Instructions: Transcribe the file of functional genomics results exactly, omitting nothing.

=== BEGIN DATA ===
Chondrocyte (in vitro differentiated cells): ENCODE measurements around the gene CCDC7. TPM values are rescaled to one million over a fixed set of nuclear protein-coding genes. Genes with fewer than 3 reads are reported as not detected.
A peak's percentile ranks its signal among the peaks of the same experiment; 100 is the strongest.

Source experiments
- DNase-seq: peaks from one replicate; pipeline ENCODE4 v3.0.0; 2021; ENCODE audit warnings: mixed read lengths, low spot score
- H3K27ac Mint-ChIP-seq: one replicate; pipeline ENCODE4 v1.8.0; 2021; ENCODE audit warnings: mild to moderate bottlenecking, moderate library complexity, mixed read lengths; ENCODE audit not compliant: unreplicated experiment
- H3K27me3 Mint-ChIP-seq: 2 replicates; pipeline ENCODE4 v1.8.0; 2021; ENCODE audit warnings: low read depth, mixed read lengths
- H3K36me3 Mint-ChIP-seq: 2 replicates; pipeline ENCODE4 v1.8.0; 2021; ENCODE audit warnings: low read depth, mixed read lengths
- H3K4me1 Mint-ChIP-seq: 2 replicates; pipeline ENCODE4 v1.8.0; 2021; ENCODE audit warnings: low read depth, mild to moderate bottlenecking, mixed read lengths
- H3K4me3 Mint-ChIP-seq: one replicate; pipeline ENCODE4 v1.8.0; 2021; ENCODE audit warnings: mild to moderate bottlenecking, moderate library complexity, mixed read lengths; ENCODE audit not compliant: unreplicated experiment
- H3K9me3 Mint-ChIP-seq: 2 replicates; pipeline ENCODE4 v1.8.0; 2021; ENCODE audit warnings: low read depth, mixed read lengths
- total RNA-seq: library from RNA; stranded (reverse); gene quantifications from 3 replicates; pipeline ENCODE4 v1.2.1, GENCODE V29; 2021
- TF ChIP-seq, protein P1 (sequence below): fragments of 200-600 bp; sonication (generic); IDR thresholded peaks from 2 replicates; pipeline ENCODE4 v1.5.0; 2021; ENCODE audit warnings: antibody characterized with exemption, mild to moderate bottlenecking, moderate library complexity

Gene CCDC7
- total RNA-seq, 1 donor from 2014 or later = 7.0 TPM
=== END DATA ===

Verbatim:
Chondrocyte (in vitro differentiated cells): ENCODE measurements around the gene CCDC7. TPM values are rescaled to one million over a fixed set of nuclear protein-coding genes. Genes with fewer than 3 reads are reported as not detected.
A peak's percentile ranks its signal among the peaks of the same experiment; 100 is the strongest.

Source experiments
- DNase-seq: peaks from one replicate; pipeline ENCODE4 v3.0.0; 2021; ENCODE audit warnings: mixed read lengths, low spot score
- H3K27ac Mint-ChIP-seq: one replicate; pipeline ENCODE4 v1.8.0; 2021; ENCODE audit warnings: mild to moderate bottlenecking, moderate library complexity, mixed read lengths; ENCODE audit not compliant: unreplicated experiment
- H3K27me3 Mint-ChIP-seq: 2 replicates; pipeline ENCODE4 v1.8.0; 2021; ENCODE audit warnings: low read depth, mixed read lengths
- H3K36me3 Mint-ChIP-seq: 2 replicates; pipeline ENCODE4 v1.8.0; 2021; ENCODE audit warnings: low read depth, mixed read lengths
- H3K4me1 Mint-ChIP-seq: 2 replicates; pipeline ENCODE4 v1.8.0; 2021; ENCODE audit warnings: low read depth, mild to moderate bottlenecking, mixed read lengths
- H3K4me3 Mint-ChIP-seq: one replicate; pipeline ENCODE4 v1.8.0; 2021; ENCODE audit warnings: mild to moderate bottlenecking, moderate library complexity, mixed read lengths; ENCODE audit not compliant: unreplicated experiment
- H3K9me3 Mint-ChIP-seq: 2 replicates; pipeline ENCODE4 v1.8.0; 2021; ENCODE audit warnings: low read depth, mixed read lengths
- total RNA-seq: library from RNA; stranded (reverse); gene quantifications from 3 replicates; pipeline ENCODE4 v1.2.1, GENCODE V29; 2021
- TF ChIP-seq, protein P1 (sequence below): fragments of 200-600 bp; sonication (generic); IDR thresholded peaks from 2 replicates; pipeline ENCODE4 v1.5.0; 2021; ENCODE audit warnings: antibody characterized with exemption, mild to moderate bottlenecking, moderate library complexity

Gene CCDC7
- total RNA-seq, 1 donor from 2014 or later = 7.0 TPM